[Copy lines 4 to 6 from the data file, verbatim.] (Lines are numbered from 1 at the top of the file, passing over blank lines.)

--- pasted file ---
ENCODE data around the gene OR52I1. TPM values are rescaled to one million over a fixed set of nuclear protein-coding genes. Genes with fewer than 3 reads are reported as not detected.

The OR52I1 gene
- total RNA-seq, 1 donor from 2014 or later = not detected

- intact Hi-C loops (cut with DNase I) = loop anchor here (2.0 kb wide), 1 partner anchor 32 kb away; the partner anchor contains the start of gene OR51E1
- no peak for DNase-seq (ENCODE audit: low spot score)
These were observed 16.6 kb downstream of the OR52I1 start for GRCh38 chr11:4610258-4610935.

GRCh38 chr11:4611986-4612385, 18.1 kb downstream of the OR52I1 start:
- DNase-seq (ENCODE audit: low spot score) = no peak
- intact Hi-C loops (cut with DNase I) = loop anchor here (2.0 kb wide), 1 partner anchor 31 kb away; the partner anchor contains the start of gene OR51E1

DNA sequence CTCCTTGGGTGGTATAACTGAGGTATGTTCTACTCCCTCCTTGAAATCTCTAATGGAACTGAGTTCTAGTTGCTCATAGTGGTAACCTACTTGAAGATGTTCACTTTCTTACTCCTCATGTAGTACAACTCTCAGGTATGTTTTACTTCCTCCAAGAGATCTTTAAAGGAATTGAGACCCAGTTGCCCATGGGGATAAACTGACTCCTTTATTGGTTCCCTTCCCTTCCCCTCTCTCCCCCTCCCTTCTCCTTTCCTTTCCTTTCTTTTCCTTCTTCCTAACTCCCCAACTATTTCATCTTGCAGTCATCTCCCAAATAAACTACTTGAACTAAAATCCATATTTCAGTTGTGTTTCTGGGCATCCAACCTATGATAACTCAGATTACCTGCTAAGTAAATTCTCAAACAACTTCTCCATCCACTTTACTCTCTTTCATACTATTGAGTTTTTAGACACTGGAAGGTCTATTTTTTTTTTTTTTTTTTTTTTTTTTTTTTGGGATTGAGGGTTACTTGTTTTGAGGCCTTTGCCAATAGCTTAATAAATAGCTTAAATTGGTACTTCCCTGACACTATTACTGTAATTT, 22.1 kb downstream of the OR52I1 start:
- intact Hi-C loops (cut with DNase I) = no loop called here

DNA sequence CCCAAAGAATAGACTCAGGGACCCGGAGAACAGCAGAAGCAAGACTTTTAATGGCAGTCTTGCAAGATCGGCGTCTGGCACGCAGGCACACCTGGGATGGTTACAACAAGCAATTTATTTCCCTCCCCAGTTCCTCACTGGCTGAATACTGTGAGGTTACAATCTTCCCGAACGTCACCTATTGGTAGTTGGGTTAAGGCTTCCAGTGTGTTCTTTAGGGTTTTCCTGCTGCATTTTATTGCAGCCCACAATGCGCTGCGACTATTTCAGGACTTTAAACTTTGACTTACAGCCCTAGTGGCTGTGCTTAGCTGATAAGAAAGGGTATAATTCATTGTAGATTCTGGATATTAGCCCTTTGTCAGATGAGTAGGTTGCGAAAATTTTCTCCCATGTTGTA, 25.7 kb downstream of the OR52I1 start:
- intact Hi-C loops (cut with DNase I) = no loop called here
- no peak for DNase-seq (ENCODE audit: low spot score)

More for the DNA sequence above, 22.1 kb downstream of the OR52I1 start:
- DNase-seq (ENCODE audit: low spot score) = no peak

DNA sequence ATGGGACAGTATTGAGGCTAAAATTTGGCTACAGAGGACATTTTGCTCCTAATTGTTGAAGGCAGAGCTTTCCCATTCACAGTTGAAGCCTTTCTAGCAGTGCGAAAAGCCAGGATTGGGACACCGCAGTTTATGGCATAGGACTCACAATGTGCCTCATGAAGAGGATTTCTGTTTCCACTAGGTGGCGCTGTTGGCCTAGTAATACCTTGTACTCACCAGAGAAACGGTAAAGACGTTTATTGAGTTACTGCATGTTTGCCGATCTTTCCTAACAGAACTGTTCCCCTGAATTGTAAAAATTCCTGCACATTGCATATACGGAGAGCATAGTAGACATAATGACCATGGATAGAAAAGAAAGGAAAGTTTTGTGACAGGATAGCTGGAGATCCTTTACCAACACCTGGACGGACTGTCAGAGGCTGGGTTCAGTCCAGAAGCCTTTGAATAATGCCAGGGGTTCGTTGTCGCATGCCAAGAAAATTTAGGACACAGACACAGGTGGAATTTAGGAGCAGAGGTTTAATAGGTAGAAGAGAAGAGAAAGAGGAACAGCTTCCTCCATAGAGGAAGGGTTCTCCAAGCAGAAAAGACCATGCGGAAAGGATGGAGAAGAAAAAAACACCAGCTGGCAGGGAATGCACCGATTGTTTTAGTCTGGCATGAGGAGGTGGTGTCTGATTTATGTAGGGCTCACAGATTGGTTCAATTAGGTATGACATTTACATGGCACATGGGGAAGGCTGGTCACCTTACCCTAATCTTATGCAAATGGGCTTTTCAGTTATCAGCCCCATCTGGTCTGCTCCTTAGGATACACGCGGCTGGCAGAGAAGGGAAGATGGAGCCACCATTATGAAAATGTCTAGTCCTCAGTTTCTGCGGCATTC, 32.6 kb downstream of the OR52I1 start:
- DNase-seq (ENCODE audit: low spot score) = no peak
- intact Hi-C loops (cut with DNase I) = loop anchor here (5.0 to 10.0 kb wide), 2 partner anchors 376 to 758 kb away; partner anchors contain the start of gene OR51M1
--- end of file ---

- intact Hi-C loops (cut with DNase I) = loop anchor here (2.0 kb wide), 1 partner anchor 32 kb away; the partner anchor contains the start of gene OR51E1
- no peak for DNase-seq (ENCODE audit: low spot score)
These were observed 16.6 kb downstream of the OR52I1 start for GRCh38 chr11:4610258-4610935.